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Young Girl's Death Highlights The Dangers Of Snow Forts

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Snow days used to be a huge cause for celebration for kids all over the northern US. Snow days not only meant no school, they meant snowball fights, sledding and building snow forts.

While nowadays we are used to school boards banning activities we always used to do as kids. We grumble about it and say "it was never a problem when I was growing up." Snowball fights are now forbidden, sledding is even more regulated. Sure we used to get some bumps and bruises, but that's no longer a part of growing up.

Making a snow fort seems like a much safer alternative to those activities, but it's actually far more dangerous.

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Recently tragedy struck a family in Illinois, as a 12-year-old girl and her friend left church service to play outdoors in the snow. The two constructed a fort, digging deep into the mounds of snow that had accumulated over a wet winter.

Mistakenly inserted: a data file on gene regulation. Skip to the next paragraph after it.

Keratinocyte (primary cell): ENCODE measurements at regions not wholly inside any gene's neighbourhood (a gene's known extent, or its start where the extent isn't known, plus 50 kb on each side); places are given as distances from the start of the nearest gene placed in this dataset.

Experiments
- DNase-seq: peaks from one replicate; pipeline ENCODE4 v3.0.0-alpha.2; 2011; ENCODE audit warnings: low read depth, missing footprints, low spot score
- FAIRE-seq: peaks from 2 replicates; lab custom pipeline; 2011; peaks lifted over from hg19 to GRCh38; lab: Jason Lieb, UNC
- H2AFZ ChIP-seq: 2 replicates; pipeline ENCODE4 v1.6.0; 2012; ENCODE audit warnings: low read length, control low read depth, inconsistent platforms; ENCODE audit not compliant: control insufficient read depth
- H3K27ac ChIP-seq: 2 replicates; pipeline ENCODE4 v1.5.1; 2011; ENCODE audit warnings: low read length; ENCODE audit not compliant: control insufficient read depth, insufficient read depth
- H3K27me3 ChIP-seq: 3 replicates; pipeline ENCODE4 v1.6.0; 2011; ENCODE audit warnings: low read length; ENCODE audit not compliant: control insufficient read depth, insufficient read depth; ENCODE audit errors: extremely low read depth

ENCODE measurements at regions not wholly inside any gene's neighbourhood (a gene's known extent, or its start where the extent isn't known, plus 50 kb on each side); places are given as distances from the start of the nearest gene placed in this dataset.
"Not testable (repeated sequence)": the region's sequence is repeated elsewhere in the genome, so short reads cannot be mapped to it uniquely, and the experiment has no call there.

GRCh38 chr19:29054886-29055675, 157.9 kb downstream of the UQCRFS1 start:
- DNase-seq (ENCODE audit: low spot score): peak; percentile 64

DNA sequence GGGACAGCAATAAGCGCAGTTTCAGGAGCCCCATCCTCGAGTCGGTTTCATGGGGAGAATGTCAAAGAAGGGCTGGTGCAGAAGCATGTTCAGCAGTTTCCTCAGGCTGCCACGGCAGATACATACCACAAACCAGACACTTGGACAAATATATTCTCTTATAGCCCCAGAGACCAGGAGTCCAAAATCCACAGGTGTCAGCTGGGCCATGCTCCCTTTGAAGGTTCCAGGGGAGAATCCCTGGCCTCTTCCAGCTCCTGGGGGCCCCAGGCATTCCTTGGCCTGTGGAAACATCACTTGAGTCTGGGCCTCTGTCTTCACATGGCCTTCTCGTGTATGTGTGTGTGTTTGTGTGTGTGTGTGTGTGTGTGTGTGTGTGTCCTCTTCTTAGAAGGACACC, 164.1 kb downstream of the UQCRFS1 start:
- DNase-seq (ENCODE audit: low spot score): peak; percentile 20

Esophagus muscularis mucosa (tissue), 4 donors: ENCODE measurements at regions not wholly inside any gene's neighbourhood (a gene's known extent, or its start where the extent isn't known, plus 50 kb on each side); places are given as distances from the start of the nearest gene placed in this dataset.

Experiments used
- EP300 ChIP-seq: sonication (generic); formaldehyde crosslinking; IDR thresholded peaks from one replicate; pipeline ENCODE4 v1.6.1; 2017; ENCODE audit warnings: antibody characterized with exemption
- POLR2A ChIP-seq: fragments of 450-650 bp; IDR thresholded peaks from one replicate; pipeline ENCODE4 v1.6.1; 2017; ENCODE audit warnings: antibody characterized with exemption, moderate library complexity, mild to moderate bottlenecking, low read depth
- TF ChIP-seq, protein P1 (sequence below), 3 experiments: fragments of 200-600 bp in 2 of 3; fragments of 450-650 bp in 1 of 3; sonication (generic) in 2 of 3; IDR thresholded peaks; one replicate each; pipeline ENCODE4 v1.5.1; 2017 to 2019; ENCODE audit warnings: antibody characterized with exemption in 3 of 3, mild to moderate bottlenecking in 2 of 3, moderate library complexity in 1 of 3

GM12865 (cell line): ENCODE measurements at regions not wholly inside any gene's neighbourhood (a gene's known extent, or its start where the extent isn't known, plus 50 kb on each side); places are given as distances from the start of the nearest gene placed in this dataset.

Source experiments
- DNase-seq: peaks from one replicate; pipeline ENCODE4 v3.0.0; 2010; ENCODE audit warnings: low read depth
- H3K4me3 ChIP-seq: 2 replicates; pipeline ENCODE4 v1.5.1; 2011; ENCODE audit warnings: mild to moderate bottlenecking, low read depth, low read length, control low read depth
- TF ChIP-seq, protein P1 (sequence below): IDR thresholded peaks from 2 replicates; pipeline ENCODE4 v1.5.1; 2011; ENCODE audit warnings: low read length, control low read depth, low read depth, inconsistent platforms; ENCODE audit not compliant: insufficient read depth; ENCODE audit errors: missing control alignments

When the fort collapsed, the young girls were trapped beneath the crushing weight. Ester Jung was rushed to hospital when she was dug out about an hour later. She was pronounced dead at hospital. She suffocated under an amount of snow most kids would love to jump into.

"It's so sad. It's something she loved to do and she did regularly," said Peg Gradl, a neighbor of the family, to ABC news. "Two little girls just having fun in the snow. It's so normal, but it's a danger we don't often think of."

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The 9-year-old who was with Ester was also taken to hospital and treated for hypothermia. She's expected to make a full recovery.

One cubic foot of snow is roughly five pounds, depending on the consistency. If a child digs into about six feet of snow, they could possibly be buried under over 1,000 pounds of snow.

As snow is pushed off of roads and into large mountains in parking lots, it creates a danger that is often tempting to children. On its own, snow is so light, it's hard to appreciate that it can also be incredibly heavy.

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There don't appear to be any national numbers collected regarding snow fort or snow bank accidents, but one health official in Canada said that country sees about one suffocation death every year.

The US is ten times the size of its winter neighbor, so the numbers could be much higher.

Winter has its beauty, but it also has its dangers. Make sure your kids know what's safe when it comes to playing outdoors.

I've been writing for Shared for 6 years. Along with my cat Lydia, I search for interesting things to share with you! You can reach me at Tristan@shared.com.